Canadian investment bankers, some of whom had pay raises of as much as 25 percent last year, will see little change in their compensation in 2010 amid an equity markets slump, according to a survey by Vlaad and Co.
“2010 is not going to be a vintage year,” said Bill Vlaad, president of the Toronto-based agency that recruits for financial-services firms. “Few are expecting 2010 to be more than mildly positive.”
Employers in Canada are being cautious on compensation as a debt crisis in Europe lowers stock prices, curbs initial public offerings and threatens to derail a global economic recovery. At least 26 IPOs worldwide have been shelved in the last five weeks, including a C$120 million ($114 million) sale by the owner of Toronto-based Porter Airlines.
“The reason for the muted view of 2010 is the lack of market depth,” Vlaad said in a June 4 interview. “While resources are hot, everything else is quiet and you need more than one area of the market to be hot to give stability.”
Vlaad polled 600 investment bankers, research associates and analysts by phone over three months to measure pay at Canadian banks, foreign lenders and non-bank owned brokerages. The survey included professionals from Toronto, Vancouver, Calgary, Montreal, Winnipeg and Halifax.
Canada’s six-biggest banks set aside C$4.31 billion for bonuses in the first half of the year, according to company filings, up 16 percent from C$3.71 billion for the year-earlier period. The total reflects the amount reserved, not paid out, and doesn’t include base salaries and other compensation.
Financial firms boosted compensation, including base salaries, on average by 10 percent last year, compared with pay cuts of 15 percent to 25 percent in 2008, Vlaad said.
Among the group surveyed, senior-level investment bankers fared the best in 2009, with compensation up 5 percent to 25 percent from the year earlier. Managing directors had average raises of about 5 percent, Vlaad said, in part because many were put into long-term compensation plans.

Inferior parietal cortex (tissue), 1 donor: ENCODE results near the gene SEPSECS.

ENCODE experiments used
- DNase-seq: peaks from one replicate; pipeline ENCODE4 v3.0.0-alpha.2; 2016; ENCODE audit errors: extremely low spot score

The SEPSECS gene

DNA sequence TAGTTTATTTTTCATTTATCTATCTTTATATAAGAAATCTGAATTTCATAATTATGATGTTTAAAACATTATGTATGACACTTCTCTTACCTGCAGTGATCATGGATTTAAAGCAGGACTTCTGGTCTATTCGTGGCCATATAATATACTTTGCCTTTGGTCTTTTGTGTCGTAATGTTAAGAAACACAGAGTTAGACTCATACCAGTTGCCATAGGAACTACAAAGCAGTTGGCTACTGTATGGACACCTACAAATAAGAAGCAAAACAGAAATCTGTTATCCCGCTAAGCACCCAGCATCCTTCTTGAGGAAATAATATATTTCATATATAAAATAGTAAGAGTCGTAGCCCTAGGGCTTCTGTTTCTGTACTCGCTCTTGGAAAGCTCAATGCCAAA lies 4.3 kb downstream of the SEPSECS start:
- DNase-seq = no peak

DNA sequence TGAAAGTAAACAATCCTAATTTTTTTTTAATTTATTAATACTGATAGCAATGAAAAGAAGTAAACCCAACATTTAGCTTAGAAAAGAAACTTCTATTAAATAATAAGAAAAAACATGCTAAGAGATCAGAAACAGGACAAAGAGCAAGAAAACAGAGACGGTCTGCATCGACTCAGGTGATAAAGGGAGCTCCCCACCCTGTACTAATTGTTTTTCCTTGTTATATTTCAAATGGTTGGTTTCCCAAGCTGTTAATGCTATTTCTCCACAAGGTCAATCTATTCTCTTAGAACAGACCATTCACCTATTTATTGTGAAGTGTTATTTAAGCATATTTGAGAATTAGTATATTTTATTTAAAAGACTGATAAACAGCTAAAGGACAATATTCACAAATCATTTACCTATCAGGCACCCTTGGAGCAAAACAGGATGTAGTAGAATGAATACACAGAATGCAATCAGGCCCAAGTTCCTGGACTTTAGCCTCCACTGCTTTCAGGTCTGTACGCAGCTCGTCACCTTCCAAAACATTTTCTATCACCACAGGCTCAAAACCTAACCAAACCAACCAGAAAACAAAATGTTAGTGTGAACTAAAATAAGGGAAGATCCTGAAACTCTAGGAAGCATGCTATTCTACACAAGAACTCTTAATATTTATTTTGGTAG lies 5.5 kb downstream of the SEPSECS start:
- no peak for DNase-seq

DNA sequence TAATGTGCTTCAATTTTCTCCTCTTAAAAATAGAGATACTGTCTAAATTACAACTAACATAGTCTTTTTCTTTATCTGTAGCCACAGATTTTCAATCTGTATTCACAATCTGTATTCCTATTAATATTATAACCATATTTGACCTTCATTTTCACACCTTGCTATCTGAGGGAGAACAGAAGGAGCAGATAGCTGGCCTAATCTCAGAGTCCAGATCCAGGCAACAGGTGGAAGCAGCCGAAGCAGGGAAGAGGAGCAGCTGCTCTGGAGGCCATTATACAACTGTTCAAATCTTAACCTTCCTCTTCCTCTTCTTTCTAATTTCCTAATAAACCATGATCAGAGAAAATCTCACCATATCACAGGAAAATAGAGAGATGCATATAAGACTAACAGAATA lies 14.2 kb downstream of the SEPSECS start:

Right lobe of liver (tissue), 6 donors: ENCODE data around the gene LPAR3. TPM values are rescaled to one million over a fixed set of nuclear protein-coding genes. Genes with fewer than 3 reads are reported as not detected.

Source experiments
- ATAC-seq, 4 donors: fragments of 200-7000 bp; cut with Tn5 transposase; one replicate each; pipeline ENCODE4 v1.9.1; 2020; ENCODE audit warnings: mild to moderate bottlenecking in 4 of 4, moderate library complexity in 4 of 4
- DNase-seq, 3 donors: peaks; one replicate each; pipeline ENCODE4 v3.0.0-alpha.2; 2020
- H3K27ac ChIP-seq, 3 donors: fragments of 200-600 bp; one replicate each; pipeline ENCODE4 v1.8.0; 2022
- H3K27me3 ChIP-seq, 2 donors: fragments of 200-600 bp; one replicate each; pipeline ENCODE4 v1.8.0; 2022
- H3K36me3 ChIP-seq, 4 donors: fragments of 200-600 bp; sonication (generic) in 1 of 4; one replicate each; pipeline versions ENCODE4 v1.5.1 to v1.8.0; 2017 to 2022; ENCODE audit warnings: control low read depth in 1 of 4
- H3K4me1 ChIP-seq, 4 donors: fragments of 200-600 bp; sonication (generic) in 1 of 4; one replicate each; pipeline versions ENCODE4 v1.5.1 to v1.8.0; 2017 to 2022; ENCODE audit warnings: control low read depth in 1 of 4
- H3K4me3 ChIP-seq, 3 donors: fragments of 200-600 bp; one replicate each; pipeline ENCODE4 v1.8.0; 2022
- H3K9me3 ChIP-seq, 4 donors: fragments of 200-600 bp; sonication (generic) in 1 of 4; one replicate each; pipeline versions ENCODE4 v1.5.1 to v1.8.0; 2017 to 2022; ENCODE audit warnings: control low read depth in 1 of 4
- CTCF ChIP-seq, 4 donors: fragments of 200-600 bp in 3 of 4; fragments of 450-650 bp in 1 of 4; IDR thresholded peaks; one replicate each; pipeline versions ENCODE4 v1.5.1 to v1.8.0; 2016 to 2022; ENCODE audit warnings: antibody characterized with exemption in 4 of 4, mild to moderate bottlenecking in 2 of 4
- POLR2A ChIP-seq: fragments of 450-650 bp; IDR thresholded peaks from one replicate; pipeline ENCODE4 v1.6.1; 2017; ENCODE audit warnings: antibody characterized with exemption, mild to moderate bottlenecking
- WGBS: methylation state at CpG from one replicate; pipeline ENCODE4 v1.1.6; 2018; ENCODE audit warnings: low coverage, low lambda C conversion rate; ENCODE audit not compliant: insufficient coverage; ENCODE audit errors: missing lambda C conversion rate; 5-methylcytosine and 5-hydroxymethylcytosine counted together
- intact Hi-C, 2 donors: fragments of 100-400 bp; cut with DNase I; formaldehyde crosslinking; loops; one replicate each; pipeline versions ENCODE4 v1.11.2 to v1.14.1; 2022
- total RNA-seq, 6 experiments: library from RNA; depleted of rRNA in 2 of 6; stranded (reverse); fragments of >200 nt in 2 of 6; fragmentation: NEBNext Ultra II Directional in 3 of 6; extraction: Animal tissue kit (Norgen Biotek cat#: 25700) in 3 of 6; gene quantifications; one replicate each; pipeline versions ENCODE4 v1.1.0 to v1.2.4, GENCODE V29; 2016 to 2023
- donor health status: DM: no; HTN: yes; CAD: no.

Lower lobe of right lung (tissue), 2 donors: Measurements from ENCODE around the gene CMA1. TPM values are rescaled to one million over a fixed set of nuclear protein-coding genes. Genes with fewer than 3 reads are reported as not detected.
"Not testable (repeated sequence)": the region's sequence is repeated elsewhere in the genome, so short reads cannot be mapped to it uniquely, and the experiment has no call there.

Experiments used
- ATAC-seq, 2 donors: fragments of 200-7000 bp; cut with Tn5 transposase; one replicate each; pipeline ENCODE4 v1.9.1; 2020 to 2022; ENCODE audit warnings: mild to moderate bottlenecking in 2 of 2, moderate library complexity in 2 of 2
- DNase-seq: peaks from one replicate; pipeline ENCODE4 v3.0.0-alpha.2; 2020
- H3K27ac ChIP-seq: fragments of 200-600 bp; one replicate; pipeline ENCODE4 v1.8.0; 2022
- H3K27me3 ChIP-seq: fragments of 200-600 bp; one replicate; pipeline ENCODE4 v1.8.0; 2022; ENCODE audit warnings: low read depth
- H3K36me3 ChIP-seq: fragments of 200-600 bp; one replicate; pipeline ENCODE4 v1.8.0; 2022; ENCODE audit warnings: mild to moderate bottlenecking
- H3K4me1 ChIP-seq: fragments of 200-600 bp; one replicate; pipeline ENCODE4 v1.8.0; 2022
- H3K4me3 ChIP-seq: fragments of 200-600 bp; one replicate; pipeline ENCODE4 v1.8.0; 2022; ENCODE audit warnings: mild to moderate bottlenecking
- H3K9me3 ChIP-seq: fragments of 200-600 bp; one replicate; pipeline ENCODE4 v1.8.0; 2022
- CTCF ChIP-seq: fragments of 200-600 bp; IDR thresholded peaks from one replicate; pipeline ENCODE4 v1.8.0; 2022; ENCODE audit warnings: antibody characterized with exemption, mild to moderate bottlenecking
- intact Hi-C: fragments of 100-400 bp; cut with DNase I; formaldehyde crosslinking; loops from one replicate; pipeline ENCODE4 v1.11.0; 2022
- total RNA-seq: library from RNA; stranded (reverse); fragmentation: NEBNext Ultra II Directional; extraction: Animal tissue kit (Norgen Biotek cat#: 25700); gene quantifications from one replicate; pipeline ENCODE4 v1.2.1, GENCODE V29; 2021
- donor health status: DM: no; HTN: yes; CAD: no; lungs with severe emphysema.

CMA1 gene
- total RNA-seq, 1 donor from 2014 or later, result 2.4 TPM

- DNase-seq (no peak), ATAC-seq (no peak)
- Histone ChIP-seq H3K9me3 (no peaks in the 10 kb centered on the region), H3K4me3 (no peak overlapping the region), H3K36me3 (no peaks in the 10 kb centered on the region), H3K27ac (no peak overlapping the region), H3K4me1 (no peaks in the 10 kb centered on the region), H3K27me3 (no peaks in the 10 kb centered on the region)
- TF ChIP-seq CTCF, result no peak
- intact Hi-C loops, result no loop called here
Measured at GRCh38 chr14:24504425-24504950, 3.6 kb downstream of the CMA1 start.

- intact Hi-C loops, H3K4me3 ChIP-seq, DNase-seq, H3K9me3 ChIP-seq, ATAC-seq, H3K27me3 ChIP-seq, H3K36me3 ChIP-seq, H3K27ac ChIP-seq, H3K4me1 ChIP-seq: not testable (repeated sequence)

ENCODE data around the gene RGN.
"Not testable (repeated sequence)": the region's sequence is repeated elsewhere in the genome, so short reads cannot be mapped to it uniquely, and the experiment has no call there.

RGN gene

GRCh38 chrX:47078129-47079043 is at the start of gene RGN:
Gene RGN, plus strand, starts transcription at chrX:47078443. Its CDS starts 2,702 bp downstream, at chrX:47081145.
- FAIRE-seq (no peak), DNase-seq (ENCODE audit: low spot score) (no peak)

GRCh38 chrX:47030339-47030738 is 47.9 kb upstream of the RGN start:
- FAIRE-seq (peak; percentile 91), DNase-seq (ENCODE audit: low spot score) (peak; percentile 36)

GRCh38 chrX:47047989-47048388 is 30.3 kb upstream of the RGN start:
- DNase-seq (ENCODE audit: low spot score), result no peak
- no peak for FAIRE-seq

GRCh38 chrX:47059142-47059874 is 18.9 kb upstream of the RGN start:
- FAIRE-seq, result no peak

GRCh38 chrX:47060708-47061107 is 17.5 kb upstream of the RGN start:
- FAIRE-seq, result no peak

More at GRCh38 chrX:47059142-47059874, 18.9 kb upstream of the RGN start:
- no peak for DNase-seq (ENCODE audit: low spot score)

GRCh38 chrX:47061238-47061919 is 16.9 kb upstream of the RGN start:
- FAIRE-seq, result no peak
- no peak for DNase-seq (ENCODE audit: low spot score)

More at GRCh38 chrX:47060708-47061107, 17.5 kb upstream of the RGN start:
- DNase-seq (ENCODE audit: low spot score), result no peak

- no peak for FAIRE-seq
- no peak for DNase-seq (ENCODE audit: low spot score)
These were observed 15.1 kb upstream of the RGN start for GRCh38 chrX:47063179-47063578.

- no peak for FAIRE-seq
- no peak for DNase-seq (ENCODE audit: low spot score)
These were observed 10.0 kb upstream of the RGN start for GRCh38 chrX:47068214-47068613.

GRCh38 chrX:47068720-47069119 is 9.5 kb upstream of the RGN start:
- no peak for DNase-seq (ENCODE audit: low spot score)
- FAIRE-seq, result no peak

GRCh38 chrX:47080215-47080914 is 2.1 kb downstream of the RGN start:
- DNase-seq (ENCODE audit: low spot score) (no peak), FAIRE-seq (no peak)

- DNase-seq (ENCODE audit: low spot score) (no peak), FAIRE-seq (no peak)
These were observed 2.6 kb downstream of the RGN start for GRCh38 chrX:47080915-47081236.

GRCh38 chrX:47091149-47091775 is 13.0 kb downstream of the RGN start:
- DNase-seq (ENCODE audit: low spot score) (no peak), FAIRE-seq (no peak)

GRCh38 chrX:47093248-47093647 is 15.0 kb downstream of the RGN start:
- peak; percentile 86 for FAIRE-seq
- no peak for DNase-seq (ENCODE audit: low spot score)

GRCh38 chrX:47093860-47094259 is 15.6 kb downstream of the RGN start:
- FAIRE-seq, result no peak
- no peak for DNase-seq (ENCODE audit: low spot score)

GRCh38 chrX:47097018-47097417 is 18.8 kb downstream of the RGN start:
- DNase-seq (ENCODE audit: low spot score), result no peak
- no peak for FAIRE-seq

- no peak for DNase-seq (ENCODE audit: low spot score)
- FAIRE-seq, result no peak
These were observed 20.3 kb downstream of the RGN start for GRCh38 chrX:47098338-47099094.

Among investment bankers, RBC Capital Markets’ New York- based co-head Mark Standish was awarded C$14 million for 2009, his first year in the role, making him the highest paid Royal Bank employee. His Toronto-based co-head, Doug McGregor, was paid C$13 million in his first year.
Canadian banks including Royal Bank of Canada, Canadian Imperial Bank of Commerce, and Bank of Nova Scotia revamped their compensation policies last year to reduce risk as global leaders scrutinized bankers’ pay. The changes increased the amount of deferred compensation as well as “claw-back” policies in the event of fraud or misconduct.
As a result, Canadian banks paid less compensation in cash and more in long-term incentive programs, according to Vlaad. Base salaries rose at foreign banks, while independents such as Canaccord Financial Inc. and Cormark Securities Inc. paid bonuses in cash.
“The independents didn’t lose as many people as we thought, because although they’re paying lower levels they paid it in a form which is liquid,” Vlaad said.
In research, associates averaged increases of 15 percent, as many failed to get promotions to higher-paying analyst positions, Vlaad said. Junior analysts saw pay packages either stay unchanged or drop as much as 5 percent, he said.
“They were down because it was a tough year,” Vlaad said. “Usually these analysts are new to the role; they’re trying to build their name up and had to take it on the chin.”
Pay for senior analysts ranged between little changed and up 5 percent, with increases tied to sectors such as mining and energy, Vlaad said.